Sword-swallowing, chocolate-scoffing, spoon-hiding, unicycling silliness: it’s not what you’d expect from The BMJ at all. Not unless it’s Christmas, anyway.

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Sword swallowing is about as safe as it looks.

As one of the world’s oldest medical journals, The BMJ is respected as a bastion of insight, knowledge, and the advancement of medical science.

But, once a year, it lets its hair down for the Christmas edition, and it’s a joy to behold.

The BMJ began its life in 1840, but it wasn’t until 1982 that the first dedicated Christmas edition was published. Since then, it has gone from strength to strength. Although the festive edition’s papers have a humorous bent, there is still a decent regard for research protocol — it’s just that the subject matter is slightly more low brow.

As Santa and his reindeer rapidly approach the baby in a manger, we thought it might be a nice idea to revisit some of our favorite Christmas articles. And, with more than 1,000 to choose from, we shouldn’t run out of mirth.

So, grab a glass of eggnog, put on your gaudy Christmas-themed socks, and take a look at these festive wonders.

The problem of teaspoons vanishing from shared kitchen spaces has plagued workplaces since the invention of hot drinks. In their timely paper, the authors “set out to answer the age-old question ‘Where have all the bloody teaspoons gone?'”

So, the researchers planted marked teaspoons in coffee-making areas across their workplace at the Macfarlane Burnet Institute for Medical Research and Public Health in Melbourne, Australia. And, as predicted, the teaspoons went walkabout.

When they extrapolated their data, the size and scope of the problem was laid bare: “If we assume that the annual rate of teaspoon loss per employee can be applied to the entire workforce of the city of Melbourne (about 2.5 million),” they say, “an estimated 18 million teaspoons are going missing in Melbourne each year.”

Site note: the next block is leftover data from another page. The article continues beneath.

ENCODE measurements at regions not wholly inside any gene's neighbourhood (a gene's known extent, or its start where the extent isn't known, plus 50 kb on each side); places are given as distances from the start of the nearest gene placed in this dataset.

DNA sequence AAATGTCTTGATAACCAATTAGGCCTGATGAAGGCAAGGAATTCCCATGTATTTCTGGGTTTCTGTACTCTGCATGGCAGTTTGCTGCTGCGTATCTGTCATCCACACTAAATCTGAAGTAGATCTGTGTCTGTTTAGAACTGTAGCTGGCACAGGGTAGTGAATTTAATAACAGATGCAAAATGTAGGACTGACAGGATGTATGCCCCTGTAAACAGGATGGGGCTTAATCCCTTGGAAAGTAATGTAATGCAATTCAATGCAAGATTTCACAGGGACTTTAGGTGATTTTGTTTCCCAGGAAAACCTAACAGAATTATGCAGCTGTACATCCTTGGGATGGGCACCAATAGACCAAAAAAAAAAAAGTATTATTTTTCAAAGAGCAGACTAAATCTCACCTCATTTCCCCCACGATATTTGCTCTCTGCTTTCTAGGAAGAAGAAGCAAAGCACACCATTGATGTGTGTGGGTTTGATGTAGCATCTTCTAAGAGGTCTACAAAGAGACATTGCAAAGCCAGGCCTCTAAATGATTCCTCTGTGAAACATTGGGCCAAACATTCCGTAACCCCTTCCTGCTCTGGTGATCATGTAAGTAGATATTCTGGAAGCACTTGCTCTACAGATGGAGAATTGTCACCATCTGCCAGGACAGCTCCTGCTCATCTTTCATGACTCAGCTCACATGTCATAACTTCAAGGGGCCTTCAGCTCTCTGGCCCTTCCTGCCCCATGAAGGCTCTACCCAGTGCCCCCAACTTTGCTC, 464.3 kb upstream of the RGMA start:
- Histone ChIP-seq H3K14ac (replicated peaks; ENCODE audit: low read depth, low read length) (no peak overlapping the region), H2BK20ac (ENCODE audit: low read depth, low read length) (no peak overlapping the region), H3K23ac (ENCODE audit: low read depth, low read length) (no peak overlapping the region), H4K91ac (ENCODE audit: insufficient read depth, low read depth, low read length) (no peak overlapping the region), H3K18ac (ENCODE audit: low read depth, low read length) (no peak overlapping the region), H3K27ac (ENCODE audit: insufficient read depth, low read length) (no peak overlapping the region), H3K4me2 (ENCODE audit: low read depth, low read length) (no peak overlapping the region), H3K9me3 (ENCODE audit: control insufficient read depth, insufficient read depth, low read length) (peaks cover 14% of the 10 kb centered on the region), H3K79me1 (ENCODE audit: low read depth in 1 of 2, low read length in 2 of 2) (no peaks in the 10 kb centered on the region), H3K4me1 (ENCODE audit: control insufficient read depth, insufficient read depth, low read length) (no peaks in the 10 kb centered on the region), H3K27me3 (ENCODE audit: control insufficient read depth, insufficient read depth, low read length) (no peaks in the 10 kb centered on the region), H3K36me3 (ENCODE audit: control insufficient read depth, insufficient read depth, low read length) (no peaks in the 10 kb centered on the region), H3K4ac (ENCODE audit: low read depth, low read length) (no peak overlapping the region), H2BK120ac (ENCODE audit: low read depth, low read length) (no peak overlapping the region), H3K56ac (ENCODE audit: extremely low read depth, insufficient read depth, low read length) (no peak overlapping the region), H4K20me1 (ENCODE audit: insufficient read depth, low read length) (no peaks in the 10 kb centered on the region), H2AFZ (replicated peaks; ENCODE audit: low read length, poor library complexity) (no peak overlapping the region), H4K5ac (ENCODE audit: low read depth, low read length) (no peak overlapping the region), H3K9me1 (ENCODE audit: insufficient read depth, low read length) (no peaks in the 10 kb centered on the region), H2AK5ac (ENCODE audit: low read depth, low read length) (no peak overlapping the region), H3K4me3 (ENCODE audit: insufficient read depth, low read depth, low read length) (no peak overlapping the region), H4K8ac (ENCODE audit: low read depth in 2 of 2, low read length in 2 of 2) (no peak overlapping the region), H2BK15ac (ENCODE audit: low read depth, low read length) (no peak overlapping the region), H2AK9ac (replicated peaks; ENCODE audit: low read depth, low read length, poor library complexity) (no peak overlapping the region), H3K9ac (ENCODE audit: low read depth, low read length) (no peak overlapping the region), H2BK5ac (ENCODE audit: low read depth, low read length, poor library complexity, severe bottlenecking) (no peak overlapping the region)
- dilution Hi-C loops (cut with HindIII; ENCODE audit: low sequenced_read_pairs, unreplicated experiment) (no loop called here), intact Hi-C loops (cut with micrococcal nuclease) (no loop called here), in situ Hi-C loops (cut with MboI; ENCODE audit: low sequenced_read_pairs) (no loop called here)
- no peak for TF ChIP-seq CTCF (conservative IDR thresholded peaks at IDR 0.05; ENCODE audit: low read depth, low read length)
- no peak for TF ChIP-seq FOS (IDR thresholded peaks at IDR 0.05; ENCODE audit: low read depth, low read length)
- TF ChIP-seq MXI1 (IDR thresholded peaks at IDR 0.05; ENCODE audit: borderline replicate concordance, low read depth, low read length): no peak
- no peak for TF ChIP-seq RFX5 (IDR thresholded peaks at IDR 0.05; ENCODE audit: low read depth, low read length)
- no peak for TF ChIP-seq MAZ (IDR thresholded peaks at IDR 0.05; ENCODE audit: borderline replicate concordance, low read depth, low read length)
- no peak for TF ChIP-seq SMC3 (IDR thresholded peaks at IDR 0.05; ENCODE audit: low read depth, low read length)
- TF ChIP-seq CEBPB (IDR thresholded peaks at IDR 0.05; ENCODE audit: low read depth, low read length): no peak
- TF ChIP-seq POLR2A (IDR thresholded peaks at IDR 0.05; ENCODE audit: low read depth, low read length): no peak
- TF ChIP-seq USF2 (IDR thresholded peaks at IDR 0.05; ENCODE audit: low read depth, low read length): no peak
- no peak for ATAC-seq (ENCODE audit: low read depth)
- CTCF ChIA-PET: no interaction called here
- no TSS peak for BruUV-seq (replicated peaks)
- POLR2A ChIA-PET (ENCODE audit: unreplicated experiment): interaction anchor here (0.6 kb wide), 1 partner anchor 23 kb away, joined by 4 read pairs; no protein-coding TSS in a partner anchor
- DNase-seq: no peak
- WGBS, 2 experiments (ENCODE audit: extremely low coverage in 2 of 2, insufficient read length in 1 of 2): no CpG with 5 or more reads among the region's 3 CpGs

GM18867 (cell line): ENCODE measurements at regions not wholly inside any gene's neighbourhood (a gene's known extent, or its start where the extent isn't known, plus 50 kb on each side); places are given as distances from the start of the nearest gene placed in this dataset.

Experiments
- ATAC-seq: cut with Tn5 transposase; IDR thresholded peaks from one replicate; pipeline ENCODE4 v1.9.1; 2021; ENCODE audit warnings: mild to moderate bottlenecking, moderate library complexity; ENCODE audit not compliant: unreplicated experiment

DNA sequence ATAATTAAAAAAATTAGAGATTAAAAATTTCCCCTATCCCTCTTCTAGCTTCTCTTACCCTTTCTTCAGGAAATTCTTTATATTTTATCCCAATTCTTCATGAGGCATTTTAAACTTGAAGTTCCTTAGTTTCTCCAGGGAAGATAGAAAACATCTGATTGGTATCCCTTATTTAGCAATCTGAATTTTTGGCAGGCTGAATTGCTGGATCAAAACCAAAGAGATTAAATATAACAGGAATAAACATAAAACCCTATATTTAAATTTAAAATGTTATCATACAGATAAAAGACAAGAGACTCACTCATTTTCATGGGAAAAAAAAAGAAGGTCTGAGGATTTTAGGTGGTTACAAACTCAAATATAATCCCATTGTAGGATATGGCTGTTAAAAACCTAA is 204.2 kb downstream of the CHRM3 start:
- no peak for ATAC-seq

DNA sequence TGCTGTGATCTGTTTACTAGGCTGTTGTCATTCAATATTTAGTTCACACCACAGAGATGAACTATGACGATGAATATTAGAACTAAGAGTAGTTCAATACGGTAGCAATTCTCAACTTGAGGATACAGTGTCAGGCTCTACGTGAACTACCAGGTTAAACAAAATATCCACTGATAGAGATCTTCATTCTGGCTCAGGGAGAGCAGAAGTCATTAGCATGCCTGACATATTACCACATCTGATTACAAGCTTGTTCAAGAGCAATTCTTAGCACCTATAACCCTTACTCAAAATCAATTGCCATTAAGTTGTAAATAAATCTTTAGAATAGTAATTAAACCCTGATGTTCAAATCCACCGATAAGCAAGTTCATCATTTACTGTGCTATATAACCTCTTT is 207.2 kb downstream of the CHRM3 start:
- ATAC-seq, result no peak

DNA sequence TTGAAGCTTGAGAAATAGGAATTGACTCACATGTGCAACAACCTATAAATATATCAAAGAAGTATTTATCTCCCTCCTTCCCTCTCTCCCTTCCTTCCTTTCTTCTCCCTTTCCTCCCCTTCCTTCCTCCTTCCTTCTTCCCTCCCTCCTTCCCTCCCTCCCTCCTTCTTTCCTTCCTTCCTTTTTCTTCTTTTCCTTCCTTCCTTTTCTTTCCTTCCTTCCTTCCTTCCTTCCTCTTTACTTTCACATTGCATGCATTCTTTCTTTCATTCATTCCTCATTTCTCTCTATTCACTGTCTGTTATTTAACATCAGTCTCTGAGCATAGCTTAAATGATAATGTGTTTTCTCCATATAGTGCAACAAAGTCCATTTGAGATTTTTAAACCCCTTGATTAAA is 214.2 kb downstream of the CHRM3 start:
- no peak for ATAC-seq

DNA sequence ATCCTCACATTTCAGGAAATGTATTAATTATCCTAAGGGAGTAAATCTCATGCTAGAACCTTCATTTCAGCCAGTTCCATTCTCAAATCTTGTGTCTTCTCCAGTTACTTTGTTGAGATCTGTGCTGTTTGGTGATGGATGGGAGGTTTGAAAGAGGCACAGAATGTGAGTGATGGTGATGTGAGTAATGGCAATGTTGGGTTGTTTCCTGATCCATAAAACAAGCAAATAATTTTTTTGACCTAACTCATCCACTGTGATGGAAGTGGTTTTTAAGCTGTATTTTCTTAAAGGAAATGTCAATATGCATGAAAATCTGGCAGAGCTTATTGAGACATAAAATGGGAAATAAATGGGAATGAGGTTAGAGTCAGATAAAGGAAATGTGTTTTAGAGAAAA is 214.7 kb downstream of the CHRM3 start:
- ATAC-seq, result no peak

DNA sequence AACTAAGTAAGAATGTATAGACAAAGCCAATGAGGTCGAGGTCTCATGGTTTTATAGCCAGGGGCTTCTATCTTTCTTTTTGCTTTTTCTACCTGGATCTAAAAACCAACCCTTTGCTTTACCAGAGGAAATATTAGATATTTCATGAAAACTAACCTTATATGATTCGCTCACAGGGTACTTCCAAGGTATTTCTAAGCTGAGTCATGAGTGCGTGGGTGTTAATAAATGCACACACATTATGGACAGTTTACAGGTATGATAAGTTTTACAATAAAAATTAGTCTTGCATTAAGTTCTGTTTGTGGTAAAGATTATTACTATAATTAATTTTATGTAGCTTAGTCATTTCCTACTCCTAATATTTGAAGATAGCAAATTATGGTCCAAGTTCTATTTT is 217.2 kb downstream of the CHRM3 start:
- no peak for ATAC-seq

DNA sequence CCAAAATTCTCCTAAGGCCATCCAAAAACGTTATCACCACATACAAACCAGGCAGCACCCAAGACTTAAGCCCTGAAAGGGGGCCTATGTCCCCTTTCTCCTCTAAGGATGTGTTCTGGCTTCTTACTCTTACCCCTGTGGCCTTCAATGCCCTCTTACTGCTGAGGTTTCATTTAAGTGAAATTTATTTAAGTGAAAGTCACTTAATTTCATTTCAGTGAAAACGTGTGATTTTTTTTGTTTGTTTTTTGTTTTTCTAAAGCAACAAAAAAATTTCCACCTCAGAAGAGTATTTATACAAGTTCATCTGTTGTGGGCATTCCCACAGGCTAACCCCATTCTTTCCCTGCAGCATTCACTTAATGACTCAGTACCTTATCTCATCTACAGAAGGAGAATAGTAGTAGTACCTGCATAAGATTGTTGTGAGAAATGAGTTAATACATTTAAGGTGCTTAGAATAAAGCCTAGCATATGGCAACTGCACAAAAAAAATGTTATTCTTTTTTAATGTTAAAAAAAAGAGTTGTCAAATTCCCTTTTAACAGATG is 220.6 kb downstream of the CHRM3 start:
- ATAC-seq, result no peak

They add, “Laid end to end, these lost teaspoons would cover over 2,700 kilometers — the length of the entire coastline of Mozambique — and weigh over 360 metric tons — the approximate weight of four adult blue whales.”

These findings, although not surprising, have a wide-ranging impact on humanity. As the authors write in their conclusions, “Teaspoon displacement and loss leads to the use of forks, knives, and staplers to measure out coffee and sugar, inevitably causing a reduction in employee satisfaction.” Truly troubling.

It doesn’t take a genius to guess that sword swallowing isn’t the safest hobby. However, it has received surprisingly little scientific attention. In last year’s Christmas issue, a team of eager scientists finally took a deeper look.

They contacted the Sword Swallowers’ Association International, who allowed the team to send questionnaires to their members. Almost 50 sword swallowers responded.

Common complaints were sore throats and lower chest pain after practicing or performing for longer than usual.

Other injuries were more serious. As they explain, “Six suffered perforation of the pharynx or esophagus. Three of these had surgery to the neck, one having a 1.5 centimeter laceration at the level of D2 and a pneumothorax, one a pinhole laceration at C6 and surgical emphysema, and the other having a pharyngeal tear.”

The research team explains, “Major complications are more likely when the swallower is distracted or swallows multiple or unusual swords or when previous injury is present. Perforations mainly involve the esophagus and usually have a good prognosis.”

So, that’s good to know.

A Christmas 2008 paper entitled “Head and neck injury risks in heavy metal: head bangers stuck between rock and a hard bass” investigates the misunderstood art of headbanging.

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It might look cool, but it could give you whiplash.

Declan Patton and Andrew McIntosh, at the University of New South Wales in Australia, were concerned about the potential health hazards associated with the popular dance move.

Surely, whipping one’s head around with such wanton abandon has the potential to cause a mild traumatic brain injury.

After doing “research” — which involved attending the concerts of rock bands such as Skid Row and Whitesnake — they conducted a biomechanical analysis. They concluded that yes, head banging could cause injury if the tempo of the track was high enough and the angle of motion great enough.

They explain, “There is an increasing risk of neck injury starting at tempos of 130 beats per minute related to the range of motion in the headbanging style,” ending their concerning paper with some advice: